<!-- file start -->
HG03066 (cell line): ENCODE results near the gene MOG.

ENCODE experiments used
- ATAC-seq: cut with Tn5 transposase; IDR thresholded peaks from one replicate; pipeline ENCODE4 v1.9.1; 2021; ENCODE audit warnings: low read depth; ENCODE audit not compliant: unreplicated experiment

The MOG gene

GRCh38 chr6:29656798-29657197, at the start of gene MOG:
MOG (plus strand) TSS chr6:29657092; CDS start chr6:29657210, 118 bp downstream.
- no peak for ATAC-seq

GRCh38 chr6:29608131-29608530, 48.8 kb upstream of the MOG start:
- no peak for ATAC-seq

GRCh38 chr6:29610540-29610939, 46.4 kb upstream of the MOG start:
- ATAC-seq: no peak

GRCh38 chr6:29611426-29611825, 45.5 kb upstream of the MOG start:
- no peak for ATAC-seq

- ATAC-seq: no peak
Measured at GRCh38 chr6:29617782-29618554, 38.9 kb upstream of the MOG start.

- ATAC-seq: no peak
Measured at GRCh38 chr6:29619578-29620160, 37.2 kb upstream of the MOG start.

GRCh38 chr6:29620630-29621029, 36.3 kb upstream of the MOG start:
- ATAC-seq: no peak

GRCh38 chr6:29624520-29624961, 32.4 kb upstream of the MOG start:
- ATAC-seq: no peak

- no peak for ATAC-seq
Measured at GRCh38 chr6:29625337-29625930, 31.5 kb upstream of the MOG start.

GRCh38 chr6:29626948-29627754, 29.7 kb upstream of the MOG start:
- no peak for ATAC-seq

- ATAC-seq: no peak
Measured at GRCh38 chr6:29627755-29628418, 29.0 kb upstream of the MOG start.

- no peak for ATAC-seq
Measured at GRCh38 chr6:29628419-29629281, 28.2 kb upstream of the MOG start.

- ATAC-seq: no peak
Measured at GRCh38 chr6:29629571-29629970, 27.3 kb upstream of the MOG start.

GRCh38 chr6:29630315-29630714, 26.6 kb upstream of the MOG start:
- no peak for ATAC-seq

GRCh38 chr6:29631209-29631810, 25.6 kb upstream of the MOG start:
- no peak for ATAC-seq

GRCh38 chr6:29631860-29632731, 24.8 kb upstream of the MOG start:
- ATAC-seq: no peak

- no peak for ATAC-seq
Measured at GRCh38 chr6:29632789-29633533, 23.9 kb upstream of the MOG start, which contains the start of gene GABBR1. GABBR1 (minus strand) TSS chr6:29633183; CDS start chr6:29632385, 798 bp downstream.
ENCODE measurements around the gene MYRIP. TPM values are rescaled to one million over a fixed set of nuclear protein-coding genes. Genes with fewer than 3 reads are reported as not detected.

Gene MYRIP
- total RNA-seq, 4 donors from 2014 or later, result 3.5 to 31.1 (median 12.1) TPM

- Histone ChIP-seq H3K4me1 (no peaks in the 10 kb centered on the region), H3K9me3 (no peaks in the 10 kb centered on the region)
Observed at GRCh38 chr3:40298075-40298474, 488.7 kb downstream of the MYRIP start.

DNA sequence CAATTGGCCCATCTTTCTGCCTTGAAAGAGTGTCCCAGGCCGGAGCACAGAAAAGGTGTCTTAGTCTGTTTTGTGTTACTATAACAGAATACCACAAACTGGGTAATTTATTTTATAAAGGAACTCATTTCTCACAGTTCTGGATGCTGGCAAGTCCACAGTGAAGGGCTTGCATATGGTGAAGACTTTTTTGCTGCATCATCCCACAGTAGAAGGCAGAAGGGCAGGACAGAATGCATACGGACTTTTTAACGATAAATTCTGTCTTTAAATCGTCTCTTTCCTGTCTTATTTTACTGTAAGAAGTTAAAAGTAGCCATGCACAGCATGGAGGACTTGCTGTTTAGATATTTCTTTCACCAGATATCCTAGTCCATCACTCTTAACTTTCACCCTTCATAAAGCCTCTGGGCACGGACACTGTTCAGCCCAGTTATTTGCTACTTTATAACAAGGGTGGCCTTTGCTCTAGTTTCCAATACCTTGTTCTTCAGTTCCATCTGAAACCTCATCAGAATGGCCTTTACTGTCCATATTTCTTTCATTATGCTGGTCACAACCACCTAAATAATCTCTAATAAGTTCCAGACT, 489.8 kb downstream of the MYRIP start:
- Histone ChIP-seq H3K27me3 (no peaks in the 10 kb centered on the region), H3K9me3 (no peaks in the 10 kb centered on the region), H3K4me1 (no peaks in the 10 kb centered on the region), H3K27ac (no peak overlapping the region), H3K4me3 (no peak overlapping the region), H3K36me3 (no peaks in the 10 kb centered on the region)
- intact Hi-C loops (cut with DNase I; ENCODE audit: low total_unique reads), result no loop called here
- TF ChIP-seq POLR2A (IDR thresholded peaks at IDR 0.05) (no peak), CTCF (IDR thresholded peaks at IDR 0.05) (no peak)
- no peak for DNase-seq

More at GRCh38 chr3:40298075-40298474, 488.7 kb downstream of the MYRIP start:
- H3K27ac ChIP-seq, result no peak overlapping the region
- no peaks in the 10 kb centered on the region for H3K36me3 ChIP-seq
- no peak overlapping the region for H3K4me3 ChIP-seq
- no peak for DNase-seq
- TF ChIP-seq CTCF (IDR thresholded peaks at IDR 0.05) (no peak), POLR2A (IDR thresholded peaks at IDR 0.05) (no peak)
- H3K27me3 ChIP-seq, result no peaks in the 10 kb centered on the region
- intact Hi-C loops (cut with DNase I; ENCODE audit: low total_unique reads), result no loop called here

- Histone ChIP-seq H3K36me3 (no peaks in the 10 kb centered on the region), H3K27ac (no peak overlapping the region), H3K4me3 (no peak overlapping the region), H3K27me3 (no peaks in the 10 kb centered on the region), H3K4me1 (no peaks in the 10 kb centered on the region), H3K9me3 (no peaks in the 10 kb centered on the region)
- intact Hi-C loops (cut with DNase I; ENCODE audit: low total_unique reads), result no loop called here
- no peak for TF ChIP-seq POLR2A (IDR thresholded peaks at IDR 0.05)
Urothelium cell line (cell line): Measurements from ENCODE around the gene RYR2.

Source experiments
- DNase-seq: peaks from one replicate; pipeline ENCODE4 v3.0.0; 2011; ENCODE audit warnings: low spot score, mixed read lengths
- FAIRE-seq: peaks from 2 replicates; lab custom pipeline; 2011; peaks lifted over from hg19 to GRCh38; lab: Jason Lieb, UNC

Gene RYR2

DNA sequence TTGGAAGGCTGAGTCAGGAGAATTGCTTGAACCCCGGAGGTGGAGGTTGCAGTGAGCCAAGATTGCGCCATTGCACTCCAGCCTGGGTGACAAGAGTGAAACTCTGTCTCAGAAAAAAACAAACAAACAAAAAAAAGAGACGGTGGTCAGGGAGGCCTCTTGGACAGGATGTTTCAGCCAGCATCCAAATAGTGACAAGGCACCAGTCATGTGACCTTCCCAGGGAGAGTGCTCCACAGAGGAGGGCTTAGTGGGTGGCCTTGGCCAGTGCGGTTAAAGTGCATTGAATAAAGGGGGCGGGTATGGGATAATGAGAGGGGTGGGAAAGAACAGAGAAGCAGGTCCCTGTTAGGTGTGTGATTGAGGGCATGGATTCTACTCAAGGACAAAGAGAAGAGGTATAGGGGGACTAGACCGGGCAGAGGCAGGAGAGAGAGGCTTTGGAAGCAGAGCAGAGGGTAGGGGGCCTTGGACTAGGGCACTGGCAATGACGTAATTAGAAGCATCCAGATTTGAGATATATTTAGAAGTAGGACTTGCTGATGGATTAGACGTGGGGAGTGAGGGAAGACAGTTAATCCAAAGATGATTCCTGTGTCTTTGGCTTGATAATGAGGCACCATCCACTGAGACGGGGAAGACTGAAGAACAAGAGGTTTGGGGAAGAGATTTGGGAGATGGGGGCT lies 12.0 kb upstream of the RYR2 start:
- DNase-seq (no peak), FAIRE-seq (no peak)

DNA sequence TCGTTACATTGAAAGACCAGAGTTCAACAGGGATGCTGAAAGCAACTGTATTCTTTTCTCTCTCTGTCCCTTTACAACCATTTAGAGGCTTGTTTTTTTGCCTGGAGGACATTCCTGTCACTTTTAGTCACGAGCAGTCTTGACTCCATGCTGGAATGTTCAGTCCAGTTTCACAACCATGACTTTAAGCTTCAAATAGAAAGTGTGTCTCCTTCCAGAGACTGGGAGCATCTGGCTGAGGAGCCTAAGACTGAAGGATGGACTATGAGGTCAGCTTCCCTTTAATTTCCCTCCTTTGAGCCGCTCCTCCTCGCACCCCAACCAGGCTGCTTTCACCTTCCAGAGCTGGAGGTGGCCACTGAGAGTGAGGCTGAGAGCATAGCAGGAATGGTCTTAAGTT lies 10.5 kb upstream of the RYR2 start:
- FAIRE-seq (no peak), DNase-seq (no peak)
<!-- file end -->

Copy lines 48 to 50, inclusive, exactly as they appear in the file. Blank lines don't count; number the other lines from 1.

- TF ChIP-seq POLR2A (IDR thresholded peaks at IDR 0.05) (no peak), CTCF (IDR thresholded peaks at IDR 0.05) (no peak)
- no peak for DNase-seq

More at GRCh38 chr3:40298075-40298474, 488.7 kb downstream of the MYRIP start: